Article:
Update linux kernel to enable Google TCP_BBR

BBR (Bottleneck Bandwidth and RTT) congestion control algorizthm is a new congestion control algorithm which is contributed to the Linux kernel TCP stack by Google.

With TCP BBR in place, a Linux server can get significantly increased throughput and reduced latency for connections in most cases, especially for your VPS server that dedicated for Web service or VPN. Besides, it’s easy to deploy TCP_BBR as we just need to upgrade the kernel and enable BBR on server side.

In this article, I will show you how to deploy BBR on a CentOS 7 server.

Step 1: Upgrade the kernel to version 4.9+

In order to use TCP_BBR, we need to upgrade the kernel to 4.9.0(or later versions). We can easily get that done using some 3rd-party RPM repository.

The repos that I use most are ELRepo and Spaceduck. I will use Spaceduck for reference.

Step1.1 setup the repository file for kernel yum install.

This can be easily done with below command:

curl -k https://yum.spaceduck.org/kernel-ml-aufs/kernel-ml-aufs.repo -o /etc/yum.repos.d/kernel-ml-aufs.repo

Step1.2 install the latest main-line kernel

Note that the name of new kernel in Spaceduck is kernel-ml-aufs, the rename eliminate some potential naming conflict, so let’s take the new kenrel as a brand-new package. Install the kernel,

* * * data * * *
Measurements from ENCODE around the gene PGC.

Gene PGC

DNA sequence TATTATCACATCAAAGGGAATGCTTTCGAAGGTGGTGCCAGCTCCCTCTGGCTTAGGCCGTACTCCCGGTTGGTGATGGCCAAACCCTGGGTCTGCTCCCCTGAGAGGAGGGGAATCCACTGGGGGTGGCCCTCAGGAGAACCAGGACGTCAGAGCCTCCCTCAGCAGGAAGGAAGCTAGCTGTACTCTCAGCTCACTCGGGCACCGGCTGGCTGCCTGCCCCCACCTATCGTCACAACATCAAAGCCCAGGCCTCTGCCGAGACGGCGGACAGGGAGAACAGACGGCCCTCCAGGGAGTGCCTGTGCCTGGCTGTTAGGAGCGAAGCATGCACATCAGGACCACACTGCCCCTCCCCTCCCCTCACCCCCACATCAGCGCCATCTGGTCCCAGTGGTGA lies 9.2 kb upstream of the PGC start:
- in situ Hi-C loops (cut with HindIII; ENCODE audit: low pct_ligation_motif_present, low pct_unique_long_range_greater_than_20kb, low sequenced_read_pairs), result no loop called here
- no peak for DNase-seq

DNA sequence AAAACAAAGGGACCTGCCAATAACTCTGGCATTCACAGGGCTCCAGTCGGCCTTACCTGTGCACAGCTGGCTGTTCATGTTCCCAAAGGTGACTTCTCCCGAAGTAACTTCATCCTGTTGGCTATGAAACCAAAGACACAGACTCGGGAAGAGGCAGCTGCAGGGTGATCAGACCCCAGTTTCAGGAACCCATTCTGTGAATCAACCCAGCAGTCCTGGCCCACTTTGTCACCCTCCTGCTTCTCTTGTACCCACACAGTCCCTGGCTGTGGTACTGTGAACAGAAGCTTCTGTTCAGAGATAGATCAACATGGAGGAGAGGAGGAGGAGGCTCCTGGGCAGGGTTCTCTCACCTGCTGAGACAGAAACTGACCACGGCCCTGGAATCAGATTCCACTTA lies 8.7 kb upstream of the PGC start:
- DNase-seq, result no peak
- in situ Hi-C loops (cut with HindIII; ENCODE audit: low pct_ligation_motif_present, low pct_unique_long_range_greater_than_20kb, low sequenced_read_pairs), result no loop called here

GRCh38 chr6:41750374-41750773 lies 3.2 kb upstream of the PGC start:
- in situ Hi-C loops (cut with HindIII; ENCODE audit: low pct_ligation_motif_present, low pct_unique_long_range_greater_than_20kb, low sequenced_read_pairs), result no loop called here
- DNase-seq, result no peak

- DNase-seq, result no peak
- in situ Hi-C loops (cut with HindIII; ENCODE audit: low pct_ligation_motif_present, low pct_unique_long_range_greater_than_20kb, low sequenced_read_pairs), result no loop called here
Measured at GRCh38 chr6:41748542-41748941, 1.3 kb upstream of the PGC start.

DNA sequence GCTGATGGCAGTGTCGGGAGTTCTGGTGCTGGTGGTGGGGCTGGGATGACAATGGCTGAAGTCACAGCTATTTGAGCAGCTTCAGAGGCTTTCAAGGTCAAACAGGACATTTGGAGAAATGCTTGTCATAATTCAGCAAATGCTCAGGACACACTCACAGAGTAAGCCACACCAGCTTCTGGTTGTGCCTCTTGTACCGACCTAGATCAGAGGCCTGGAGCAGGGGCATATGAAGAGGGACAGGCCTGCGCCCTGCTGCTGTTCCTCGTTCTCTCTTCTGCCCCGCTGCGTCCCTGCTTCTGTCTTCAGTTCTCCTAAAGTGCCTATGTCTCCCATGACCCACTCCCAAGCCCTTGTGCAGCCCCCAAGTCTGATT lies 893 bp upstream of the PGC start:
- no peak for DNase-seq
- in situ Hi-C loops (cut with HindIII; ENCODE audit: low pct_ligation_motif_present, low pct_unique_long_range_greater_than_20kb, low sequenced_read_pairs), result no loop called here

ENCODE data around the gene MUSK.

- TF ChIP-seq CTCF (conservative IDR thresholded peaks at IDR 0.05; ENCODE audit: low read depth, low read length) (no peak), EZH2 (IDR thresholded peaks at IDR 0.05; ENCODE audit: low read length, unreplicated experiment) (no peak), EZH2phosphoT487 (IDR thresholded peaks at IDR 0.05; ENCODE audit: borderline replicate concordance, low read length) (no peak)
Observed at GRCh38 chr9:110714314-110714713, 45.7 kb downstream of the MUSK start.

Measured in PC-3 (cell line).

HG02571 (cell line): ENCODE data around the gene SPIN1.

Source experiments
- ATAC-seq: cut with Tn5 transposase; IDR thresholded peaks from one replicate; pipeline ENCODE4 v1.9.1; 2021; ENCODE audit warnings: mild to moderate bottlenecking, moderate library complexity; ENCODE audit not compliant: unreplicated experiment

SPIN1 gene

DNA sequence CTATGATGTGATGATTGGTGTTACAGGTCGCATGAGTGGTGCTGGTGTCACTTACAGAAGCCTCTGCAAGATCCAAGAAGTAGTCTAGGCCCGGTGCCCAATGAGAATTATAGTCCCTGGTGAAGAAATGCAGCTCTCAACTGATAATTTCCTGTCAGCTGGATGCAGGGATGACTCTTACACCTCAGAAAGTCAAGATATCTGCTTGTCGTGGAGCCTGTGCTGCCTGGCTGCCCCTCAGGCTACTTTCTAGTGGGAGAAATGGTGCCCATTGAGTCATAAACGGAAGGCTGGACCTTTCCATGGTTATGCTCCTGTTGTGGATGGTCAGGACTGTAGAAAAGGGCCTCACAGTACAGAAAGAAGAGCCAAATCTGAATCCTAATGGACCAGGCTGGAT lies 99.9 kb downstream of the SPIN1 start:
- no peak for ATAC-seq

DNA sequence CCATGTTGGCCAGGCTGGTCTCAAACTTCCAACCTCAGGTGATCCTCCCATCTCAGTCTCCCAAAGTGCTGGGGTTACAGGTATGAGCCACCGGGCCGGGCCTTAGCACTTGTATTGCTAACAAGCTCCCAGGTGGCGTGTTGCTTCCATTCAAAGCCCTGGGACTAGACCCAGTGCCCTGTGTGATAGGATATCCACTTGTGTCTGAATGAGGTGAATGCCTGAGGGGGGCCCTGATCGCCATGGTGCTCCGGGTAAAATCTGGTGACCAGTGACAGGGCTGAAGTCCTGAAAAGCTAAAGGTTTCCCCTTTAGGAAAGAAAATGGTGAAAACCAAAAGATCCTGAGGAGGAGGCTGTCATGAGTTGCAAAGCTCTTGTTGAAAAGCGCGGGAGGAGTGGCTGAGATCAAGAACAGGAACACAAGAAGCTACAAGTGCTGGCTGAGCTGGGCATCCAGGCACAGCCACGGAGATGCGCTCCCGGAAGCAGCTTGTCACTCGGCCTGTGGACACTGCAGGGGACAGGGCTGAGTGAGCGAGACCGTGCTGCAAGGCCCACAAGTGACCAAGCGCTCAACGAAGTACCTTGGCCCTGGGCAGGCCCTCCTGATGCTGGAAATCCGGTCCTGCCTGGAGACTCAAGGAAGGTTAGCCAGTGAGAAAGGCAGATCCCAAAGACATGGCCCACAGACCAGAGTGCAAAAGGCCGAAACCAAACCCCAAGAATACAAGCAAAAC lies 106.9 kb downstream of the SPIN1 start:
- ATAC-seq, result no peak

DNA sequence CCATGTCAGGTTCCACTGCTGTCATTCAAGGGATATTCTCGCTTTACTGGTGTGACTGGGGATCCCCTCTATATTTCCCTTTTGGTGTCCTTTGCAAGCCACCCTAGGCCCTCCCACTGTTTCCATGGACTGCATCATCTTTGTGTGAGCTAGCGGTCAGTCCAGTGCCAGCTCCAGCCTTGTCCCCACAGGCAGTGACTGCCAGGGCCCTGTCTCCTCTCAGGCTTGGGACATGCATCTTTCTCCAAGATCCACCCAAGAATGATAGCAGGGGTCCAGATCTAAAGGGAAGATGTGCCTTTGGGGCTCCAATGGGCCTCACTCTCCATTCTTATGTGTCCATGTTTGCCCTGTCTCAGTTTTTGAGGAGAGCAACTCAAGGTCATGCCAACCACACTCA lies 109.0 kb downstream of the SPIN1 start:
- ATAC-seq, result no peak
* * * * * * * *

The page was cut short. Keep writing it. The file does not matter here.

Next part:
yum install -y kernel-ml-aufs

Step 1.3 Set booting order for new kernel in Grub2

Since new kernel installed, we need to set default booting kernel to it in Grub 2. This can be done by reseting saved_entry to the specified menu entry.

To list all the menu entries that will be displayed at system boot, issue the following command:

# grep "^menuentry" /boot/grub2/grub.cfg | cut -d "'" -f2
CentOS Linux (4.9.9-1.el7.centos.x86_64) 7 (Core)
CentOS Linux (4.9.9-1.el7.centos.x86_64) 7 (Core) with debugging
CentOS Linux (3.10.0-514.6.2.el7.x86_64) 7 (Core)
CentOS Linux (3.10.0-514.6.2.el7.x86_64) 7 (Core) with debugging

Update saved_entry to new kernel:

grub2-set-default 'CentOS Linux (4.9.9-1.el7.centos.x86_64) 7 (Core)'

Step 1.4 Reboot server to make the new kernel take effect.

Fire the command “reboot” as root.

Step 2: Update sysctl settings to enable BBR

Create a new file named “/etc/sysctl.d/88-tcp_bbr.conf”, with below content,


Then run “sysctl -p/etc/sysctl.d/88-tcp_bbr.conf” to make new settings take effect.

Make sure we are all set, make sure the kernel we use is the right one, and new settings work.

# uname -r
# sysctl net.core.default_qdisc net.ipv4.tcp_congestion_control
net.core.default_qdisc = fq
net.ipv4.tcp_congestion_control = bbr

Now enjoying the new settings.

One thought on “Update linux kernel to enable Google TCP_BBR

  1. You also need to change the queue disc for the interface where you want to use TCP BBR. The source clearly states:

    NOTE: BBR *must* be used with the fq qdisc (“man tc-fq”) with pacing enabled, since pacing is integral to the BBR design and implementation. BBR without pacing would not function properly, and may incur unnecessary high packet loss rates.

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